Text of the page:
MSL meaning (Medical Science Liaison)

MSL stands for Medical Science Liaison. An MSL is a professional that serves as a bridge between the Healthcare & Life Sciences industry and research and academic circles.

This article has been reviewed by Ana Codallo, Chief Technology Officer @ KOL — 2023-02-11

MSL sitting at her desk-400

MSL: Is there a degree?

MSLs come from all walks of life; most commonly, they have an advanced degree and academic credentials that typically include a doctorate or a comparable degree (Ph.D., PharmD, MD), specifically in life sciences. However, there is no degree or credentials specific to MSLs.

MSL: How to become a medical science liaison in the USA?

As mentioned above, most Medical Science Liaisons have a doctorate, most commonly a Ph. D., PharmD., or M.D. degree.

Critical skill sets required for these roles are:

  • Ability to establish and foster relationships
  • Ability to keep up with the latest medical developments
  • Analytical skills, and data analytics experience, are desirable
  • Excellent presentation and communication skills

Is it challenging to start a career as an MSL?

The barrier of entry into the MSL profession historically has been high. However, It is not uncommon for professionals already in the Healthcare industry to take on a MSL role at some point.

Access to new technologies makes it easier than ever for people working in other industries to become MSL professionals and be part of this exciting area of specialization.

In the past, to become an MSL, the individual usually needed to have a pre-existing connection to the industry. Sometimes the link happens organically because of their academic background (doctors know other doctors) or because of past employment. For example, medical sales representatives in big pharmaceutical companies have extensive professional networks that could be conducive to taking on an MSL role at some point in their careers.

With access to new technologies, like KOL's topical database of influence scores, anyone with internet access can now slice and dice the concepts for which a given person may have influence in the real world. This technology changes the game by democratizing access to research insights and making KOL mapping and profiling accessible to anyone, even people with no medical training.

How long does it take to become an MSL?

In the old world, it would take, on average, six to seven years of full-time studies (most bachelor's degrees take four years, plus the time to complete an advanced degree compatible with the profession).

As a side note, during our journey of bringing the KOL technology to life, we crossed paths with many MSL professionals that did not have advanced degrees but had learned how to use our technology to be successful in their roles despite not having an advanced degree in medicine or life sciences.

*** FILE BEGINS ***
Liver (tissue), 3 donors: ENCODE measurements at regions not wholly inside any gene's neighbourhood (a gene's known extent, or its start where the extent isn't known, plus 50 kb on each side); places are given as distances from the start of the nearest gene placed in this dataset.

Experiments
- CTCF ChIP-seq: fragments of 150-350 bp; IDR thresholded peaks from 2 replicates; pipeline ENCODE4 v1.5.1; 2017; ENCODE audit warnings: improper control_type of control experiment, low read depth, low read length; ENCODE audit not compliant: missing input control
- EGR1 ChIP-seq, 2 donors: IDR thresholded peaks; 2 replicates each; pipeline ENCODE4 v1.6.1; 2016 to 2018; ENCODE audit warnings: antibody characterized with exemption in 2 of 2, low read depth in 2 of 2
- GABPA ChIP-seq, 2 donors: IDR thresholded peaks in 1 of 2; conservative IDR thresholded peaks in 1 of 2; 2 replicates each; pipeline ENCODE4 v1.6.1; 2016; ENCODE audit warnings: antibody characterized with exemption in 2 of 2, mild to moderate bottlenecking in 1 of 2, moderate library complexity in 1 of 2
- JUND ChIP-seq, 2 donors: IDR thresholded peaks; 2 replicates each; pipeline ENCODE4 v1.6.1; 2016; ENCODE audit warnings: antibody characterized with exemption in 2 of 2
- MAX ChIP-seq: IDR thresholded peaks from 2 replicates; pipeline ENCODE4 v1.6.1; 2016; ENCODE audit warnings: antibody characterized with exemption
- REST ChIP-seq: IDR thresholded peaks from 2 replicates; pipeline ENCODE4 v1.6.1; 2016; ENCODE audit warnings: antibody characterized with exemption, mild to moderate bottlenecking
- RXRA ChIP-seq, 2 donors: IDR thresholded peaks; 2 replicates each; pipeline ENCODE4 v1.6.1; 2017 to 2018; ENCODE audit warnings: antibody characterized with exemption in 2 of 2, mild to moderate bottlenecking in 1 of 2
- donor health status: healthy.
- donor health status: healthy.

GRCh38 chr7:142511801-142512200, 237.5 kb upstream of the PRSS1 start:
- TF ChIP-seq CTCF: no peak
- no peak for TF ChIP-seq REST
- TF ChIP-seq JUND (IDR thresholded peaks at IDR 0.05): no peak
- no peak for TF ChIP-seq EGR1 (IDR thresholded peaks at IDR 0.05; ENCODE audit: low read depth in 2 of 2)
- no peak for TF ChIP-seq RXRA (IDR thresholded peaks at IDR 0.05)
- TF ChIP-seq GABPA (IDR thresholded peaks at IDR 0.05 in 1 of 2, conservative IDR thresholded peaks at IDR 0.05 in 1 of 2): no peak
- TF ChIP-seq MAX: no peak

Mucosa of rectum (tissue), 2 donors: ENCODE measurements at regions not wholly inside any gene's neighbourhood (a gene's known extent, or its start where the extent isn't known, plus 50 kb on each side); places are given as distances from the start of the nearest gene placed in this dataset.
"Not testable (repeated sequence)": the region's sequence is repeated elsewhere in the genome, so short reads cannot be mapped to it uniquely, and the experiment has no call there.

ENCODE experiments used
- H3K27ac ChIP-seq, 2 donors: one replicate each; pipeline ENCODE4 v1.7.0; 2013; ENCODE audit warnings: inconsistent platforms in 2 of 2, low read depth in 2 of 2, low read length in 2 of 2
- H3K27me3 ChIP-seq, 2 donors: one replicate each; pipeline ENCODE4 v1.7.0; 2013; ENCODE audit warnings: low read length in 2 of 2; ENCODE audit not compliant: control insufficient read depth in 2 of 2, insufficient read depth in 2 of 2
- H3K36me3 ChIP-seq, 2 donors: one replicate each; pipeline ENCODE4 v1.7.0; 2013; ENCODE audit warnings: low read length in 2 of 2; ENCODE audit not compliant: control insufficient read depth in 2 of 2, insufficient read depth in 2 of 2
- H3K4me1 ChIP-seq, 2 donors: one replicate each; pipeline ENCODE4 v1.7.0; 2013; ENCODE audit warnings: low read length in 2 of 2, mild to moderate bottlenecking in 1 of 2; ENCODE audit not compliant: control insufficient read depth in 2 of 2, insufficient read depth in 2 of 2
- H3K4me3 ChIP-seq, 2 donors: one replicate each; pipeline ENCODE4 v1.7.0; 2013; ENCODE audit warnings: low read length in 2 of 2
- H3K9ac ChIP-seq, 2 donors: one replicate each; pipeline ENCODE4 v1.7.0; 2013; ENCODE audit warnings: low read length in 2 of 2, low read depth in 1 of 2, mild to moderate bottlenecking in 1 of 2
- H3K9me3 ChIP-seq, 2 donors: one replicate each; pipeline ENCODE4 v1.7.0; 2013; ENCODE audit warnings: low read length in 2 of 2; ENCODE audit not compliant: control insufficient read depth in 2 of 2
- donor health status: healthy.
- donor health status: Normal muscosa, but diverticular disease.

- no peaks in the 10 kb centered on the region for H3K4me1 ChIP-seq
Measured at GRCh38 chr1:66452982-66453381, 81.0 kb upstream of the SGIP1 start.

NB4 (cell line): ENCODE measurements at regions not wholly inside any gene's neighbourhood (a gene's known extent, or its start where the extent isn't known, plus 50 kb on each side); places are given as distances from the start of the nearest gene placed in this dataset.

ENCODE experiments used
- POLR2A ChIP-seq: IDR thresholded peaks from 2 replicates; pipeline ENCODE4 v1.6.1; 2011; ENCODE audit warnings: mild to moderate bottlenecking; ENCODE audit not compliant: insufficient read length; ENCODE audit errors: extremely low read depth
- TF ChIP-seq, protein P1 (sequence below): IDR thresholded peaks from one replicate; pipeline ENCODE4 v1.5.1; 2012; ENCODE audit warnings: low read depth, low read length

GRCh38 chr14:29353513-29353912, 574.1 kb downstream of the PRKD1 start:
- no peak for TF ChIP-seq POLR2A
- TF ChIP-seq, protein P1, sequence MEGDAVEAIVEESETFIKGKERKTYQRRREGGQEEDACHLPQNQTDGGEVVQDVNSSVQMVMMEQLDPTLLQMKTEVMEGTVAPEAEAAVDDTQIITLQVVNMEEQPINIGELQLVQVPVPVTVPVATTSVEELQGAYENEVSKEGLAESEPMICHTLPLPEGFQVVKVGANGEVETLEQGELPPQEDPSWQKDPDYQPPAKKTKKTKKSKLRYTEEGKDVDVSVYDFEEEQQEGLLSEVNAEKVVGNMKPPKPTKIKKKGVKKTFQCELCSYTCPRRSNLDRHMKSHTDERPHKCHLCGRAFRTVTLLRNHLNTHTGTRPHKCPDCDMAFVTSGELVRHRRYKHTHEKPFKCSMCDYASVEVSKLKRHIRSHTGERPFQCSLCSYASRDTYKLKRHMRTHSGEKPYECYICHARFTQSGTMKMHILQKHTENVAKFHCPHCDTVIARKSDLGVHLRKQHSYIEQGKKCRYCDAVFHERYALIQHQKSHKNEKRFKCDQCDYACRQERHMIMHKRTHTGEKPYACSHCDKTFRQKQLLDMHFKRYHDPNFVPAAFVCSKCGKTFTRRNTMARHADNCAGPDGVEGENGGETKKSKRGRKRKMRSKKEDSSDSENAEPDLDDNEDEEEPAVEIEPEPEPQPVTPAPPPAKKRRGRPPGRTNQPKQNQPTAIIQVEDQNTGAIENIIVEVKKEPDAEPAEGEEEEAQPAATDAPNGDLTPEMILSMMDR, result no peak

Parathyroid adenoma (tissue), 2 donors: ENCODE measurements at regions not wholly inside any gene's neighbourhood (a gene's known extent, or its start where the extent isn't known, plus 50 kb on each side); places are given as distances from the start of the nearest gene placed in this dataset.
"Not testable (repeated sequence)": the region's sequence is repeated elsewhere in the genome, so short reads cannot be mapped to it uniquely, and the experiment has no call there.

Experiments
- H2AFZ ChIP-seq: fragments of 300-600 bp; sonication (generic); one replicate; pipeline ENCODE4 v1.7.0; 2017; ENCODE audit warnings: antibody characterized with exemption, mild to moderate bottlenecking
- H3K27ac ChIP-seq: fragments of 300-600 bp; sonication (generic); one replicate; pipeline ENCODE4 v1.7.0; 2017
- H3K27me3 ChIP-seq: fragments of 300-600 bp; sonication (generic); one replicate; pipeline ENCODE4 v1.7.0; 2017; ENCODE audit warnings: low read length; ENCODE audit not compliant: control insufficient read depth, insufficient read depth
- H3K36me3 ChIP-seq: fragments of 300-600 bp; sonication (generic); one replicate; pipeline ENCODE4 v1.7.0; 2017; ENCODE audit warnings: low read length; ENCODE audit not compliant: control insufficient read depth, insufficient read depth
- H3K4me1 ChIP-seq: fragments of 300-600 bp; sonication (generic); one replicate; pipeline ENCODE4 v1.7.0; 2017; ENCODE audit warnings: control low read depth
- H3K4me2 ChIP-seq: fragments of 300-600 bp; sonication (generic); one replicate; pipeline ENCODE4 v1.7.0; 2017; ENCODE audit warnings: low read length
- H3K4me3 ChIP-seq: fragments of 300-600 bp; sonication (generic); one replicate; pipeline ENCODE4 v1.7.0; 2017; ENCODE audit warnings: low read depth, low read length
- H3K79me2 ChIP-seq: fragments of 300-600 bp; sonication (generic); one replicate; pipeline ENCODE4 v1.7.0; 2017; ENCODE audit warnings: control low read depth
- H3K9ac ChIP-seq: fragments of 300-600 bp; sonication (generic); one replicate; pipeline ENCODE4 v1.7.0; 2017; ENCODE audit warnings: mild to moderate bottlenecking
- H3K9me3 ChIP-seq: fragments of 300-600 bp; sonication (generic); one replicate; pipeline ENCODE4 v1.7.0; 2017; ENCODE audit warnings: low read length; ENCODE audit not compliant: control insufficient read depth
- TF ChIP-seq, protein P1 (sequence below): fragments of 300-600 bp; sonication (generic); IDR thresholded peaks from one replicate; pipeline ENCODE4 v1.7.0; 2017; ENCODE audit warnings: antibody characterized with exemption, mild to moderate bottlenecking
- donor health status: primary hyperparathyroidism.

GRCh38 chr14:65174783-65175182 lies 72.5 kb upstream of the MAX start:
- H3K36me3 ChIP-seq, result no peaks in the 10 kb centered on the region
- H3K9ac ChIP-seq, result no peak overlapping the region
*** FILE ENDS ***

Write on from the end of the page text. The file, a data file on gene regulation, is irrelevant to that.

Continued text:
MSL Salary

MSL salaries and compensation vary greatly depending the location of the role, the size of the company, the level of seniority, and the compensation breakdown. With this caveat, we will offer some figures here compiled from prominent job sites:

MSL Salary in the USA

The average MSL salary in the USA is around $170,000 per year or $82 per hour. Entry-level positions start at $125,000 per year, while most senior MSL make up to $600,000 per year.

MSL Salary in the UK

Junior MSLs in the U.K. can earn between £80,000 and £90,000. MSLs progressing to medical director roles can earn over £250,000.

How do MSLs perform KOL Identification, Mapping, and Profiling?

There are three schools of thought on how to perform KOL Identification and Mapping:

A. "Old school" Mapping: The MSL relies on "KOL panels" or "Expert Panels"; this is: A committee or panel of Senior Doctors who recommend names of colleagues they consider prominent for an area. This approach is, of course, subjective.

B. Middle-man + Diluted subjectivity:This approach is implemented by companies that act as "middle-man" and seek to bring "KOL panels" or "Expert Panels" into the "shared economy" model. Think of an "Uber" of KOL Mapping. This approach works as follows:

  • The company sells the KOL Mapping service to companies operating in the medical space.
  • The company creates a survey and sends it to medical students, usually in third-world countries. The survey asks the medical students to identify whom they think are the top KOLs for the condition of interest.
  • The students are incentivized with small payments or, sometimes, gift cards.
  • The company receives the answers, finds the most frequent names, stores them in a database, and then sells the resulting list multiple times.

This approach is still subjective. Ultimately it is the medical students who are selecting the KOLs. It is, in our opinion, less subjective than the "Old school" method because more people are involved, and they take a majority vote which dilutes the subjectivity.

Major drawbacks of this approach are the turnaround time (days or weeks) and the inability to drill down and rank the KOLs for a specific technical concept. For example, imagine the survey was about "Natural Killer Cells," and the company produces a list of KOLs. It is not trivial to further rank those KOLs for a specific type of N.K. Cell therapy, like "CAR T," for example.

C. Data-science-driven approach: This approach relies on a fully automated technology to offer influence scores (per topic) produced using data science instead of humans (Senior Doctors/Medical Students). KOL's technology falls into this category.

Using data science, KOL's Platform ranks Key Opinion Leaders for any concept that the MSL might be looking for, in less than a second.

For the example above for CAR T cells, the MSL can consult this results page: and download the data and scores to their computer and open the data using Excel.